4. If mystical experience were veridical, it seems quite likely that it would produce abnormalities of behaviour in those who had it strongly. Let us suppose, for the sake of argument, that those who have religious experience are in frequent contact with an aspect of reality of which most men get only rare and faint glimpses. Then such persons are, as it were, living in two worlds, while the ordinary man is living in only one of them. Or, again, they might be compared to a man who has to conduct his life with one ordinary eye and another of a telescopic kind. Their behaviour may be appropriate to the aspect of reality which they alone perceive and think all-important; but, for that very reason, it may be inappropriate to those other aspects of reality which are all that most men perceive or judge to be important and on which all our social institutions and conventions are built.

          (ii) A second reason which is commonly alleged for doubt about the claims of religious experience is the following. It is said that such experience always originates from and remains mixed with certain other factors, e.g., sexual emotion, which are such that experiences and beliefs that arise from them are very likely to be delusive. I think that there are a good many confusions on this point, and it will be worth while to begin by indicating some of them.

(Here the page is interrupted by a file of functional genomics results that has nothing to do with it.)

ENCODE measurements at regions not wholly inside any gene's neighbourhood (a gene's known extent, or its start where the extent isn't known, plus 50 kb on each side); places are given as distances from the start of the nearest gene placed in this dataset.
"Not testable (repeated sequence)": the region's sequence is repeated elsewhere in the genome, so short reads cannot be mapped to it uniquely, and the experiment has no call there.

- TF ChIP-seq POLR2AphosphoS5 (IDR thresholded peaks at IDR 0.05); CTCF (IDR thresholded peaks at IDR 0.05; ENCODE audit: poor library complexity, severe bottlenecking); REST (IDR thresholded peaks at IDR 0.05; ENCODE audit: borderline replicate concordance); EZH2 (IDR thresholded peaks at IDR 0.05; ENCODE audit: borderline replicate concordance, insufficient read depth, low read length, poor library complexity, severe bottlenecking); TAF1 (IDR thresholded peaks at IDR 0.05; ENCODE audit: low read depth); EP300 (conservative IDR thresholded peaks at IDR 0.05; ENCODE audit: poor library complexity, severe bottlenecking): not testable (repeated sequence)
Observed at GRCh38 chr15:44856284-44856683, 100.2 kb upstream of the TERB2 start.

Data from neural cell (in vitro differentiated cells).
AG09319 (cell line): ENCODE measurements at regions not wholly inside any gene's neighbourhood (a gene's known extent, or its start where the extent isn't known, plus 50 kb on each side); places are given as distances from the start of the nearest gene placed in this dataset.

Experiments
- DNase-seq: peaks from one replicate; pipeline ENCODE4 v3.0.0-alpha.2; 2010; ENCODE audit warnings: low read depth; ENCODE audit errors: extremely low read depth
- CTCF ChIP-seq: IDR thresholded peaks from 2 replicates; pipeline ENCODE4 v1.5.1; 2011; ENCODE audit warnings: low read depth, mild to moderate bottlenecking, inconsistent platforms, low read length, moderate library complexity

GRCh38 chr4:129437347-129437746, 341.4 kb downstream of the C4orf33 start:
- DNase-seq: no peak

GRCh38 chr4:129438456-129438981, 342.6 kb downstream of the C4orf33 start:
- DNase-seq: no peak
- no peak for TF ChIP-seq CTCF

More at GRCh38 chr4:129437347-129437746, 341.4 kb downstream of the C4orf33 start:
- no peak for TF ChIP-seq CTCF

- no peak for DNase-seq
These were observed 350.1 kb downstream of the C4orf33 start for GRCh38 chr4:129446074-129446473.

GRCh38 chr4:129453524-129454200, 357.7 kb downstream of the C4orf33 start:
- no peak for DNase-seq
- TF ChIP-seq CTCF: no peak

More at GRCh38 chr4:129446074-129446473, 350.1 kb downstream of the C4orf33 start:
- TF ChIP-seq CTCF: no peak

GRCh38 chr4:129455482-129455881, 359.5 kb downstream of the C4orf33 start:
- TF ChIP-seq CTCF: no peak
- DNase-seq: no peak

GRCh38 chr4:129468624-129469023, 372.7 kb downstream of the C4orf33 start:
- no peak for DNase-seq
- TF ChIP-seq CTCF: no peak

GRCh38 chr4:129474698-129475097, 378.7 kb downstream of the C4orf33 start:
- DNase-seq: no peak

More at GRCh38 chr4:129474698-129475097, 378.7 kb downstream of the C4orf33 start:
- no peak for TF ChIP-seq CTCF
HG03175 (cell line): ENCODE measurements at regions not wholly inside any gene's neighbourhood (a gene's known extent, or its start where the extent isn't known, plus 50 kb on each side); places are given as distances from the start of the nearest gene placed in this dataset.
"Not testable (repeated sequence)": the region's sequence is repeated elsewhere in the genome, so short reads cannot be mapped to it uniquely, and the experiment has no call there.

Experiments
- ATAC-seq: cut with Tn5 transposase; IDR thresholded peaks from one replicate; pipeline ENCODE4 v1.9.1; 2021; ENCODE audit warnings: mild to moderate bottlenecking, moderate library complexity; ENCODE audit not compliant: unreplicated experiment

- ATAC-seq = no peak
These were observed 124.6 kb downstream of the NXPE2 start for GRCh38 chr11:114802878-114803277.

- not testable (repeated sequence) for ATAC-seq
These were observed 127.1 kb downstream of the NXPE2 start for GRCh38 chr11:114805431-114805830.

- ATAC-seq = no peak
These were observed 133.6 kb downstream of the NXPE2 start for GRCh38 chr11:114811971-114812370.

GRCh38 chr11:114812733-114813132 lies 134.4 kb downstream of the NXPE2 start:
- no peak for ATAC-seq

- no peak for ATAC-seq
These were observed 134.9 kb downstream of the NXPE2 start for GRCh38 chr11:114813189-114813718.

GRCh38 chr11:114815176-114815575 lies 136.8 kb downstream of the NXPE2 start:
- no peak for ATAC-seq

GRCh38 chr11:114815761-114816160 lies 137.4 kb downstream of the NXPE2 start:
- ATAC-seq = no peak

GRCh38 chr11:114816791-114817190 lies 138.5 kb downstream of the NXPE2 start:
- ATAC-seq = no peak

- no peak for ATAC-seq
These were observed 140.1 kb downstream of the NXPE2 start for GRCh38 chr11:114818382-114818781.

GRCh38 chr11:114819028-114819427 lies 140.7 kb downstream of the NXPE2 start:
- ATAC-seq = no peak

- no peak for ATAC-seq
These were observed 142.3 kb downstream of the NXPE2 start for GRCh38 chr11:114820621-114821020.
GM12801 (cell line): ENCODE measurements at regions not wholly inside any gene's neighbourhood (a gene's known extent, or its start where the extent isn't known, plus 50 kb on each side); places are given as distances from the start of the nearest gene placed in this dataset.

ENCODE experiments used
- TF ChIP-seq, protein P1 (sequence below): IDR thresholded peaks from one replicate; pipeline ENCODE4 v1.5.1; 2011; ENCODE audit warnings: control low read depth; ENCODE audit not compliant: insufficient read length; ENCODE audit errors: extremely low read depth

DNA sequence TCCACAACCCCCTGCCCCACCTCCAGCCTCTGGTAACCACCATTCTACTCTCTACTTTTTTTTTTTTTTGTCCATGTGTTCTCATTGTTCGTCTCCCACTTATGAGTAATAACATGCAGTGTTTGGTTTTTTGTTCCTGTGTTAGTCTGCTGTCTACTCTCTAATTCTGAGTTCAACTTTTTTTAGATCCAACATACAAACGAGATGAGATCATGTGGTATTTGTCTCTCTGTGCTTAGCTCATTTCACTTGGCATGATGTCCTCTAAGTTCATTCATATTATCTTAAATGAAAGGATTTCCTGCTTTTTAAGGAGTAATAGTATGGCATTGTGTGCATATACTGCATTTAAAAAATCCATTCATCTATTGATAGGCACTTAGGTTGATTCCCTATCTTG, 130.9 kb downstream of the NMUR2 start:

When people say that B 'originated from' A, they are liable to confuse at least three different kinds of connexion between A and B.

    1. It might be that A is a necessary but insufficient condition of the existence of B.
    2. It might be that A is a necessary and sufficient condition of the existence of B. Or
    3. it might be that B simply is A in a more complex and disguised form.